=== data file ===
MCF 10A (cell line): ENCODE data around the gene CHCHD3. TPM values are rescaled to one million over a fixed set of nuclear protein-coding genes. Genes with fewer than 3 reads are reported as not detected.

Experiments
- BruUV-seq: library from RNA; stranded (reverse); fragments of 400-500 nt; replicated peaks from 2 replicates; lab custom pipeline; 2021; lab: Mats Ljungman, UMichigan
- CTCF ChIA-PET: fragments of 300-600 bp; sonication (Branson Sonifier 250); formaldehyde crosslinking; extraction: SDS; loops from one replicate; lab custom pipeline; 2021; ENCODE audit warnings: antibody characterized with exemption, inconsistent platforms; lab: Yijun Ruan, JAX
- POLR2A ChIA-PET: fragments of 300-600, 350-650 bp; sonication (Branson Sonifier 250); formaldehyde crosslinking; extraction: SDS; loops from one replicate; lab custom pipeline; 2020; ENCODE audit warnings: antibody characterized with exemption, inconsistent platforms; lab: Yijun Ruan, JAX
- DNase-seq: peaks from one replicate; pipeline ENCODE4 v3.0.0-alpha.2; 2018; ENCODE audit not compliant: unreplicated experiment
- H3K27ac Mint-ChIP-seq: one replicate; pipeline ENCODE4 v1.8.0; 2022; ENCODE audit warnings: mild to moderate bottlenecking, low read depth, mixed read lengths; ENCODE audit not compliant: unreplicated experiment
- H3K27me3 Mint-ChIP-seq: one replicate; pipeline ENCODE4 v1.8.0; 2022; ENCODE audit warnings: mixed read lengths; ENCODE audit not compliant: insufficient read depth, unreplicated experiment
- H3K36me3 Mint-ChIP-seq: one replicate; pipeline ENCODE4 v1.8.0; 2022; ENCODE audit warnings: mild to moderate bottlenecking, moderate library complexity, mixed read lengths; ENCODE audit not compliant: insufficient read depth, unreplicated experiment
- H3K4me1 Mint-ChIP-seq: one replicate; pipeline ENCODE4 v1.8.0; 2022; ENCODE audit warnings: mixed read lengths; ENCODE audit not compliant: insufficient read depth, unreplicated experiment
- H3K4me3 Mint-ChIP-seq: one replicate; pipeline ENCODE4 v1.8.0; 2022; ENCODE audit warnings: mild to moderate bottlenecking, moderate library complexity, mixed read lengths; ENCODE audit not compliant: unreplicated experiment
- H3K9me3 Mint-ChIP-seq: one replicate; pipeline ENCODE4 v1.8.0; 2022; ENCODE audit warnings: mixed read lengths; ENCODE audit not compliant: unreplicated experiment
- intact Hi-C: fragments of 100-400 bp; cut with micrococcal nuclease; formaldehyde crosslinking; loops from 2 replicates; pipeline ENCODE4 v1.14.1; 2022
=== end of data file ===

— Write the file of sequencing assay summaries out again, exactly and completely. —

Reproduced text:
MCF 10A (cell line): ENCODE data around the gene CHCHD3. TPM values are rescaled to one million over a fixed set of nuclear protein-coding genes. Genes with fewer than 3 reads are reported as not detected.

Experiments
- BruUV-seq: library from RNA; stranded (reverse); fragments of 400-500 nt; replicated peaks from 2 replicates; lab custom pipeline; 2021; lab: Mats Ljungman, UMichigan
- CTCF ChIA-PET: fragments of 300-600 bp; sonication (Branson Sonifier 250); formaldehyde crosslinking; extraction: SDS; loops from one replicate; lab custom pipeline; 2021; ENCODE audit warnings: antibody characterized with exemption, inconsistent platforms; lab: Yijun Ruan, JAX
- POLR2A ChIA-PET: fragments of 300-600, 350-650 bp; sonication (Branson Sonifier 250); formaldehyde crosslinking; extraction: SDS; loops from one replicate; lab custom pipeline; 2020; ENCODE audit warnings: antibody characterized with exemption, inconsistent platforms; lab: Yijun Ruan, JAX
- DNase-seq: peaks from one replicate; pipeline ENCODE4 v3.0.0-alpha.2; 2018; ENCODE audit not compliant: unreplicated experiment
- H3K27ac Mint-ChIP-seq: one replicate; pipeline ENCODE4 v1.8.0; 2022; ENCODE audit warnings: mild to moderate bottlenecking, low read depth, mixed read lengths; ENCODE audit not compliant: unreplicated experiment
- H3K27me3 Mint-ChIP-seq: one replicate; pipeline ENCODE4 v1.8.0; 2022; ENCODE audit warnings: mixed read lengths; ENCODE audit not compliant: insufficient read depth, unreplicated experiment
- H3K36me3 Mint-ChIP-seq: one replicate; pipeline ENCODE4 v1.8.0; 2022; ENCODE audit warnings: mild to moderate bottlenecking, moderate library complexity, mixed read lengths; ENCODE audit not compliant: insufficient read depth, unreplicated experiment
- H3K4me1 Mint-ChIP-seq: one replicate; pipeline ENCODE4 v1.8.0; 2022; ENCODE audit warnings: mixed read lengths; ENCODE audit not compliant: insufficient read depth, unreplicated experiment
- H3K4me3 Mint-ChIP-seq: one replicate; pipeline ENCODE4 v1.8.0; 2022; ENCODE audit warnings: mild to moderate bottlenecking, moderate library complexity, mixed read lengths; ENCODE audit not compliant: unreplicated experiment
- H3K9me3 Mint-ChIP-seq: one replicate; pipeline ENCODE4 v1.8.0; 2022; ENCODE audit warnings: mixed read lengths; ENCODE audit not compliant: unreplicated experiment
- intact Hi-C: fragments of 100-400 bp; cut with micrococcal nuclease; formaldehyde crosslinking; loops from 2 replicates; pipeline ENCODE4 v1.14.1; 2022